Given the gravity of the situation in the U.S. and opinion polls in favour of the movement, it may be surprising to know that the movement was unable to gain the support of minorities, specifically the African American community. A survey conducted in October 2011 found that African Americans, who were 12.6% of the U.S. population, made up only 1.6% of Occupy. The support from this key demographic is a significant component of any successful social movement. This paper will also include additional underlying research into the realities of African Americans, the influences of Occupy, and the relationship between the two.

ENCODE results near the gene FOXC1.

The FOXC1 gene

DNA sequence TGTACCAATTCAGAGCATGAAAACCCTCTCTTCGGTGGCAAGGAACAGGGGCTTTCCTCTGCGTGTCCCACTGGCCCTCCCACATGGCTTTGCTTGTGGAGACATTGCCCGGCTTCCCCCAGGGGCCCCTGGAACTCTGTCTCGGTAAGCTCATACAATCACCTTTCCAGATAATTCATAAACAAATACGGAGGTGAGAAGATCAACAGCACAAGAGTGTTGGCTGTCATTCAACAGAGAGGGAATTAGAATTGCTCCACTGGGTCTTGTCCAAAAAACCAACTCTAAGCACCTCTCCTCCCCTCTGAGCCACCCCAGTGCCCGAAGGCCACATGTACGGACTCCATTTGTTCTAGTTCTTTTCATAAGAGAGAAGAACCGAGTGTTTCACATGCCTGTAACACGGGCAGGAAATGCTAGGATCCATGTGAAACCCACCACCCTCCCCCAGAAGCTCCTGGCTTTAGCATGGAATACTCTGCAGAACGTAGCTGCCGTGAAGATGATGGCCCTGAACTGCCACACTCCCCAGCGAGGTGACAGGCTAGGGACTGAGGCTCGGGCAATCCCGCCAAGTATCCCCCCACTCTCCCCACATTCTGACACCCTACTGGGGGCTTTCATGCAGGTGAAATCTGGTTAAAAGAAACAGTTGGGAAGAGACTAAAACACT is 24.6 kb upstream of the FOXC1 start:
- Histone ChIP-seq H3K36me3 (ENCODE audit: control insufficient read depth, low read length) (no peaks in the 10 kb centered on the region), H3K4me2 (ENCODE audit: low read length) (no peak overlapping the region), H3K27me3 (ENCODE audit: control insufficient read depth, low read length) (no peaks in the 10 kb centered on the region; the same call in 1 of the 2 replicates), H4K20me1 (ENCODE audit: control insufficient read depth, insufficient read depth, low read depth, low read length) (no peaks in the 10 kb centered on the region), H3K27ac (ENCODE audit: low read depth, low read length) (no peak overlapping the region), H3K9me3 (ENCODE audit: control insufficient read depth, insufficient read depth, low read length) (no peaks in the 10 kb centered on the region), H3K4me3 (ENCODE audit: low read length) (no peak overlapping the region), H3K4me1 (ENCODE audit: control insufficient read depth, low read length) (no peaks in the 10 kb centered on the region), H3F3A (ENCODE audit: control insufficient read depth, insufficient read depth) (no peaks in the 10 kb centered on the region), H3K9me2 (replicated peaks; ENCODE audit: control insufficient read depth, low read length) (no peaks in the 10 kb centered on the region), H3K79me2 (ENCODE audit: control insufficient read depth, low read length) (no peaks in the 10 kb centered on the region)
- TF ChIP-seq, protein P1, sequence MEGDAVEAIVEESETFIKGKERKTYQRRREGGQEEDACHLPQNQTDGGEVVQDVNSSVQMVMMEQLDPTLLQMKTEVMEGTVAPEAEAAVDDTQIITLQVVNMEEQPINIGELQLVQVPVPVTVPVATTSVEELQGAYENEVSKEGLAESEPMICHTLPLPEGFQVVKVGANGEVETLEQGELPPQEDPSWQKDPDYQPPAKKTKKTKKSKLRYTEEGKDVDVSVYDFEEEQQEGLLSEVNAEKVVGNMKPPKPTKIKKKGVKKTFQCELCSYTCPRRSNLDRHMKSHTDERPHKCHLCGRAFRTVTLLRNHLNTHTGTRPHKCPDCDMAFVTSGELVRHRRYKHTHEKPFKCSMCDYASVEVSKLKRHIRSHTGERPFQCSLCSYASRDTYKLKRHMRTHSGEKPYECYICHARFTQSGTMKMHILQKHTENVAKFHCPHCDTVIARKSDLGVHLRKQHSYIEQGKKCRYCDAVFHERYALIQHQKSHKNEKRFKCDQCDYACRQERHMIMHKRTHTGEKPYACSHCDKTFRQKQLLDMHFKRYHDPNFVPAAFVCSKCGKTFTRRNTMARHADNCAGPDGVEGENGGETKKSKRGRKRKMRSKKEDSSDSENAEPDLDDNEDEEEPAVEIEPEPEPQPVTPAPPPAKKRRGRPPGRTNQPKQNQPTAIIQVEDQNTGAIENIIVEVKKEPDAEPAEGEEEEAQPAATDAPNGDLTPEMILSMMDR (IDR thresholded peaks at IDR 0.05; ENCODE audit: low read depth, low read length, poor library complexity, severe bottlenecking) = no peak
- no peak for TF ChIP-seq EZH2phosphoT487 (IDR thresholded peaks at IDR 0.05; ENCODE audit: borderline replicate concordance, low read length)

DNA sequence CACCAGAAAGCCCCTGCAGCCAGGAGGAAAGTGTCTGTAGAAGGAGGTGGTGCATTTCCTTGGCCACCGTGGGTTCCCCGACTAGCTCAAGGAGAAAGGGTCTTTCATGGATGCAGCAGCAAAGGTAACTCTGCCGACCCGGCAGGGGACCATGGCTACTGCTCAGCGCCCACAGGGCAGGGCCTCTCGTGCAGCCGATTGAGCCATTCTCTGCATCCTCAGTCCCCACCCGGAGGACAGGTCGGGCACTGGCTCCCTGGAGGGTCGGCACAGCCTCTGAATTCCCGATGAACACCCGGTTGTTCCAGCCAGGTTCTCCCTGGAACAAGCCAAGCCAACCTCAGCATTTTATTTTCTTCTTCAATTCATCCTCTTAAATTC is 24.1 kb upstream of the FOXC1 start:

This paper will also examine and discuss different contextual information needed to understand the dynamics of the social movement itself, including the economic and social conditions of the time. Therefore, this paper addresses two primary questions: Every significant social movement of the past century included African American voices and leaders; why not Occupy? Social movements generally attract varied socio-economic individuals; thus, collective attitudes and participation depend on the social cause; movements emerge when significant social and cultural breakdowns occur. In this view, for movements to be successful, social movements require mass enthusiasm and collective excitement to galvanize the population to support the said movement. Occupy failed to achieve this. The movement was not able to mobilize the support and organization that the civil rights era experienced. The civil rights movement was able to gain political support - President Kennedy called the movement a "moral issue" and promised to sign the Civil Rights Act into law; additionally, civil rights leaders such as Martin Luther King Jr. during the March on Washington and other events extended organizational efforts to include white group participation. Given these efforts, white participation in the movement varied by region, mostly due to the racial attitude disparities between northern and southern states. However, according to PEW research, overall white support in 1964 was 58% of voting age whites' whom supported the Civil Rights Act - representing how far the civil rights movement progressed societal perceptions of race in the United States. White participation and support was critical for the movement to succeed.